No, we haven't decided to talk about astronomy...but if you haven't understood the link between the Moon and Etna it probably means that you have never been to the top. In fact, the first thing that people say upon reaching 2500 metres of altitude is “it seems to be on the moon!”. But is there water on Etna? This is a common question. Let's say that Etna is bordered by the Alcantara River on the North side (check the Alcantare Gorges and the Alcantara Gurne path) and by the Simeto River on the West side (look at the lavic ravines and at the Cantera gorges). The source of these two rivers is in the Nebrodi Mountains and many centuries ago they have seen their paths blocked by the Etnean Giant.
The Grottos carved by the two rivers make us think about the battle between the lava and the water for superiority, the sudden lava invasion against the slow eroding power of water. They are situated at modest heights, between 600/700 metres.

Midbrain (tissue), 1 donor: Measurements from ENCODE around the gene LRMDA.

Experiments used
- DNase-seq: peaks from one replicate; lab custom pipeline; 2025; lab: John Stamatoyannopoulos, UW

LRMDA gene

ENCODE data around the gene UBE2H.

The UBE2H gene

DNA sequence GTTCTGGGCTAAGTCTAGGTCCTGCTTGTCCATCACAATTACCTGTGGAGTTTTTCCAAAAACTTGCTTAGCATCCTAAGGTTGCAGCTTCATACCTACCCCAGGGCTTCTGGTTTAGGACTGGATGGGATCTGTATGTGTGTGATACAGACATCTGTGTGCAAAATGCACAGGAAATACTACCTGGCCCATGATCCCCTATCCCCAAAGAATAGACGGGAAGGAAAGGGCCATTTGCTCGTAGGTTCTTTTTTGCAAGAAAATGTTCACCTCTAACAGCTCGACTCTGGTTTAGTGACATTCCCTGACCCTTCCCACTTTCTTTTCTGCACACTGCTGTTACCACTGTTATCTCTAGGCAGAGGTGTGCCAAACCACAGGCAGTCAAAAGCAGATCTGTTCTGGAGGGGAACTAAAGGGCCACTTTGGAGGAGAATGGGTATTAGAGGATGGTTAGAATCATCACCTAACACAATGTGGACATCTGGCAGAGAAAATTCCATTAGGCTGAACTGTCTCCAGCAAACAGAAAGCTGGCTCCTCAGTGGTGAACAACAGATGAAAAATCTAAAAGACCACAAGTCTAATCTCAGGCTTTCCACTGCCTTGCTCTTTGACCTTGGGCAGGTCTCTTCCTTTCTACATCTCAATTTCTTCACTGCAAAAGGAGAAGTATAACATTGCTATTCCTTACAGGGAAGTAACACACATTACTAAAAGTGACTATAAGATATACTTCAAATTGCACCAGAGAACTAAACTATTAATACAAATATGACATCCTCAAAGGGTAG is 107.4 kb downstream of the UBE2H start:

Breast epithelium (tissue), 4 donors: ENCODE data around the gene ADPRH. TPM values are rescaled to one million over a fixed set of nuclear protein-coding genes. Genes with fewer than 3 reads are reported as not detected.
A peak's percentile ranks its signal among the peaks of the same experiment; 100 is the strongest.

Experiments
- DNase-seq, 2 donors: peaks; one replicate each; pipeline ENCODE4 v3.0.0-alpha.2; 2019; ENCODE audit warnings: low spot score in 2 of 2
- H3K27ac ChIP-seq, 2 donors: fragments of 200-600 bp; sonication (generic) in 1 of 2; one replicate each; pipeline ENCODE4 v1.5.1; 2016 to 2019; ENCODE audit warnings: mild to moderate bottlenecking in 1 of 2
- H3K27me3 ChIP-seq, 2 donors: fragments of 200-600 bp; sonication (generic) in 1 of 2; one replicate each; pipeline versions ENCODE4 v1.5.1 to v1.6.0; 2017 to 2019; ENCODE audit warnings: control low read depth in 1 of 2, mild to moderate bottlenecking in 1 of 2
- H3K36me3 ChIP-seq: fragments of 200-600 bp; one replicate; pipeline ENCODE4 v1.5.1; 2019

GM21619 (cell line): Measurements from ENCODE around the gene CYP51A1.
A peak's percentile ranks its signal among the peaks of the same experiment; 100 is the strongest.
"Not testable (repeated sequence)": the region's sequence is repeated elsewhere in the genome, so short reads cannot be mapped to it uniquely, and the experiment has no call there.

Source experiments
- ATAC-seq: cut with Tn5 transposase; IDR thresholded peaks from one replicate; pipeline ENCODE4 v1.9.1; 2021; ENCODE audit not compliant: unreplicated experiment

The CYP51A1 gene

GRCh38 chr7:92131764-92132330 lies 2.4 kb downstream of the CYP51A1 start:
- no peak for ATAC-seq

Going further up, the water on Etna becomes illusive. You can see its traces on the basalt polished over the centuries, as in the Acqua Rocca basalt wall. We have often been there, but we have never been able to see the waterfall in action, even if many people swear that in particular circumstances the water still flows.
If you want to find water on Etna, you should go towards the Gurrida Lake (outside of prolonged dry periods) , in Randazzo. This is the only wet area on Etna, at 900 metres of altitude, a common passing point for many migrating birds. The Gurrida Lake is a very particular site, but unfortunately we have found it in a unmaintained state. It is a shame because it would be worth it to get there just to take the picture of Etna mirrored on the lake (here on top right).
Another area where you can see some water flowing is the Sciambro Torrent, also named "40 hours", because of its short flowing time after rainfall. It is close to the Citelli Refuge, in Piano Provenzana direction, at more than 1600 metres of altitude. Watching the torrent in action, as shown in the picture, must be spectacular. But it is not an easy moment to capture: you have to wait for the right day and be lucky enough to be close by. We could not make it either, and this picture has been provided to us by one of our readers, Francesco, almost an honorary etnatracker by now.
And now, over to you, do you know other water flows, lakes, or torrents on Etna? Let us know, we will be happy to write about them.